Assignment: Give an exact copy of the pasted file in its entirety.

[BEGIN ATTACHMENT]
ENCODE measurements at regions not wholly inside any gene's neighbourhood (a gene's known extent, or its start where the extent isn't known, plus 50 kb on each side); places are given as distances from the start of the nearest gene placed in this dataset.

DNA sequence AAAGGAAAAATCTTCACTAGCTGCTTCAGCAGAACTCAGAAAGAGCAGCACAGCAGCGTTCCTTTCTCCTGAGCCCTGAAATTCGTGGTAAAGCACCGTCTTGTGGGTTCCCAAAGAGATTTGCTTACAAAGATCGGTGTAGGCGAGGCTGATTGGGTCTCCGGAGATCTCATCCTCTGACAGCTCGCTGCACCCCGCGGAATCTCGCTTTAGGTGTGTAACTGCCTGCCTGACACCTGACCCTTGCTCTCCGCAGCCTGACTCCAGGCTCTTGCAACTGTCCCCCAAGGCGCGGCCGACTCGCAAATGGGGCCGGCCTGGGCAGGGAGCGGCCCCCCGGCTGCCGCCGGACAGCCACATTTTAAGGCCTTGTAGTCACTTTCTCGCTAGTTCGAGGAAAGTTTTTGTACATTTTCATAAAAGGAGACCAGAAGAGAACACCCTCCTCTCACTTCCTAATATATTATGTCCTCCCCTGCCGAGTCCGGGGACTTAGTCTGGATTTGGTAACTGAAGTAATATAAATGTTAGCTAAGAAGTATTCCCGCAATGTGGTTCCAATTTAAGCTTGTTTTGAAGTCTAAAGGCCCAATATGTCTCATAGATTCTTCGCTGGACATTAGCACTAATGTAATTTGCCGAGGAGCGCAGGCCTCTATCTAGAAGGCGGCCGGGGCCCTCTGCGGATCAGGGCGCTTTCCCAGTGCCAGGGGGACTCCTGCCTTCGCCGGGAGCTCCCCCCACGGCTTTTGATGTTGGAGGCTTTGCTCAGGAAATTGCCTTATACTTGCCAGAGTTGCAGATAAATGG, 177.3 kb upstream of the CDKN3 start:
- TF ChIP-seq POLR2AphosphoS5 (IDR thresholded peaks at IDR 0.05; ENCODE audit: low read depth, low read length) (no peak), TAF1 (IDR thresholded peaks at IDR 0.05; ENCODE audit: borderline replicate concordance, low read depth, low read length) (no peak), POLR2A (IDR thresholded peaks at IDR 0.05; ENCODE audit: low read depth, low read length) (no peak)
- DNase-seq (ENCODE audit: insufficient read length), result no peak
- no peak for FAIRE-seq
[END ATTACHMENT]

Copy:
ENCODE measurements at regions not wholly inside any gene's neighbourhood (a gene's known extent, or its start where the extent isn't known, plus 50 kb on each side); places are given as distances from the start of the nearest gene placed in this dataset.

DNA sequence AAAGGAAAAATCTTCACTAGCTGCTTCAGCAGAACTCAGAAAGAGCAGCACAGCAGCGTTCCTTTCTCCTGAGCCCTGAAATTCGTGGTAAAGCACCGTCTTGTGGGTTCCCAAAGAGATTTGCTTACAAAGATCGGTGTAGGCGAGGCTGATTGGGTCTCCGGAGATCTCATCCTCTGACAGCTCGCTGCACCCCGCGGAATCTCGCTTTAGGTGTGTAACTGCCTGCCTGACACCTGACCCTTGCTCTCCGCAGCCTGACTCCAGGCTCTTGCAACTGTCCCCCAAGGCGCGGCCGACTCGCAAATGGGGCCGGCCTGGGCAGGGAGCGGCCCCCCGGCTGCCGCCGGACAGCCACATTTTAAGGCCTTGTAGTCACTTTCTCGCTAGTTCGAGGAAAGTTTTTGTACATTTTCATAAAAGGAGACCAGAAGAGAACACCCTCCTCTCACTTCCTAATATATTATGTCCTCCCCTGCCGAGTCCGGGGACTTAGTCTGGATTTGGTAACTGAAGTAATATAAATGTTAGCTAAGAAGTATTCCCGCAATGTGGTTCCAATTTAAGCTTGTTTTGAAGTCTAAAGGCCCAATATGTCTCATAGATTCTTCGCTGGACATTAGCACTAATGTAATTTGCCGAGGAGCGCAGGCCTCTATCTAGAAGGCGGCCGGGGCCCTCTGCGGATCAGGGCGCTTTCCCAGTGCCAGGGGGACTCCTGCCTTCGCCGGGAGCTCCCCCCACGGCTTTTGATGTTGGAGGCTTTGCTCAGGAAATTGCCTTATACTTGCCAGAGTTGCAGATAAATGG, 177.3 kb upstream of the CDKN3 start:
- TF ChIP-seq POLR2AphosphoS5 (IDR thresholded peaks at IDR 0.05; ENCODE audit: low read depth, low read length) (no peak), TAF1 (IDR thresholded peaks at IDR 0.05; ENCODE audit: borderline replicate concordance, low read depth, low read length) (no peak), POLR2A (IDR thresholded peaks at IDR 0.05; ENCODE audit: low read depth, low read length) (no peak)
- DNase-seq (ENCODE audit: insufficient read length), result no peak
- no peak for FAIRE-seq